GraniteDad said...

Boxty, a couple points.
1. Hillary, Kerry, and Biden aren't president. So while I'm as frustrated as you are that they get to say things and no one challenged them on their lies, it's a moot point. They're losers who lost. Obama was president, but he isn’t anymore. I don’t believe in falling into the BDS trap of “But Bush!” that we heard so much from 2008-2015.
2. Maybe it's just me, but I expect more from "our side" than theirs. Growing up, it was very clear that my school was angled towards rewarding girls who were quiet and helpful over true intellect and/or boys. That was unfair, but it taught me life isn't fair and to do well anyway. I expect our side to not break the law, to respect the constitution. There’s a difference between campaigning rough and campaigning dirty, and I expect us to stay in the lines there. I also don’t buy the argument that “they” fight dirty (ala Alinsky) so we have to as well. I’m not implying you think otherwise, just laying down my markers for what’s “in bounds.”
3. Trump’s lies aren’t all bluster. Some are, sure. But others are just lies to lie, as AVI said. I’ll take a recent example- not saying it’s the most egregious thing or the pinnacle of evil, but it’s illustrative. When he’s at G20 and claims everyone’s talking about Podesta and the email server? That’s not true and it distracts from a real message and real action. I don’t buy that he’s doing these things as 4-D chess- he’s letting himself get distracted.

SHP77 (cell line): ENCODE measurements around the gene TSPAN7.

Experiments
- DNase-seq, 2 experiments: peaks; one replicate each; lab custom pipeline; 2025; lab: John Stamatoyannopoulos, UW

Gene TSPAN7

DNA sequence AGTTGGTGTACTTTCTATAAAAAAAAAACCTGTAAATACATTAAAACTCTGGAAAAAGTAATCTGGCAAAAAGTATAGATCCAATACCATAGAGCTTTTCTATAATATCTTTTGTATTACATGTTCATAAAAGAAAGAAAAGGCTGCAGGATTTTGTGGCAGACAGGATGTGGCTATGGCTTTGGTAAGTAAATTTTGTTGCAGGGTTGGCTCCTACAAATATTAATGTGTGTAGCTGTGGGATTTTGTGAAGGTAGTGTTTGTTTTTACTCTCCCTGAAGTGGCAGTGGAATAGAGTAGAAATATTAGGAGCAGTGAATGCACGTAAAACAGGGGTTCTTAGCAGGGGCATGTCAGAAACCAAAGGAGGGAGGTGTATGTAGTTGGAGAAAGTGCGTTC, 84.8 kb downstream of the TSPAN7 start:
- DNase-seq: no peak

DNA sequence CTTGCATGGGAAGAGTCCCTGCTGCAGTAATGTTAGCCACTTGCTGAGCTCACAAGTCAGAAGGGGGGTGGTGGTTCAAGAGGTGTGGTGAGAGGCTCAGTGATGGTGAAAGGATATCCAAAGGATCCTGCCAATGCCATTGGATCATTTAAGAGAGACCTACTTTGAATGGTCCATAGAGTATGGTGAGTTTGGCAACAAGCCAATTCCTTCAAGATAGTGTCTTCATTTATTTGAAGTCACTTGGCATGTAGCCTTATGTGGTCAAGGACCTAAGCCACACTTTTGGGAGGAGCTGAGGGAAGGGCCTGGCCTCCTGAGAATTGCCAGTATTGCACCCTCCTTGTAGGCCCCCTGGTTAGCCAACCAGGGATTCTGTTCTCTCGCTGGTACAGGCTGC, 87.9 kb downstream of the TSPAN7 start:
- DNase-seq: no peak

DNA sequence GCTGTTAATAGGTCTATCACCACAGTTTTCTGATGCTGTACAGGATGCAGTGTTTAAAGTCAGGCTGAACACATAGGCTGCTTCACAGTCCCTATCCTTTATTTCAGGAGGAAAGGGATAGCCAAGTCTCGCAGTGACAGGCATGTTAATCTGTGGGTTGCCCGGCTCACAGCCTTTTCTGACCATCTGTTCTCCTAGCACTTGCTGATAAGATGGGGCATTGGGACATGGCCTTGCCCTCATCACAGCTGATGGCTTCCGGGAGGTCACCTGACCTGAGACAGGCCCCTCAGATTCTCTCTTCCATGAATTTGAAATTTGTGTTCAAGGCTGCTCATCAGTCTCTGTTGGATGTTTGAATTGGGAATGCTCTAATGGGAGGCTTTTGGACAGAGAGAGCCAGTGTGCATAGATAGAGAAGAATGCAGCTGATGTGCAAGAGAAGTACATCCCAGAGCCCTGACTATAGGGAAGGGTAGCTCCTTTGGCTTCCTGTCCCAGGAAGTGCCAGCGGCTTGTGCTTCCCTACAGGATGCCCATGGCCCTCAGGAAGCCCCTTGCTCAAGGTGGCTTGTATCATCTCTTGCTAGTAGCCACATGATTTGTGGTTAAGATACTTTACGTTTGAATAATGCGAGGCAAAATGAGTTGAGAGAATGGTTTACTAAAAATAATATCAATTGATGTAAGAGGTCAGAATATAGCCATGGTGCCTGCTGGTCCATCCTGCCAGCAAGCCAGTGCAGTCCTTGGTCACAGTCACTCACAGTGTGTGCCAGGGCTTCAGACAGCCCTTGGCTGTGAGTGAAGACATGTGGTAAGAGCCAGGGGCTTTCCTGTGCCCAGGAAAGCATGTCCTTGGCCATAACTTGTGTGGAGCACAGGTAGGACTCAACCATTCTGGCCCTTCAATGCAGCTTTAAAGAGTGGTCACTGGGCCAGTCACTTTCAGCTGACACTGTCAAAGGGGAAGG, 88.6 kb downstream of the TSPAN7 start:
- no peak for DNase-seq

I will say, I think the lies and the bluster do get mixed in people’s minds sometimes. Probably because so much of both are harmful to accomplishing things. Blustering about a “mean” healthcare bill kneecaps the House that worked with him to build it. I thought the bill was weak, but you solve that in the backroom, not in front of the world. It gives the impression that he wants accomplishments without having to put in the effort on it, and will distance himself from any failure, even if it’s his own fault. I’m not saying that’s true, but with who he is, he can’t give off that impression. He needs to be working hard and showing that he’s working hard. The left will never give him credit for any accomplishments, but he can still accomplish good.

AVI, I'd disagree on Al Gore. As I saw it (and I was young then so may have misunderstood), Gore's issue was that he couldn't leave a story alone. He would take something true- his support for spending on what became the internet- and turn it into something untrue- "I created the internet." He couldn't be helpful, he had to be a hero in every story. It's an odd character flaw, and maybe not unique, but very different from Biden, Hillary, Kerry, or Bill.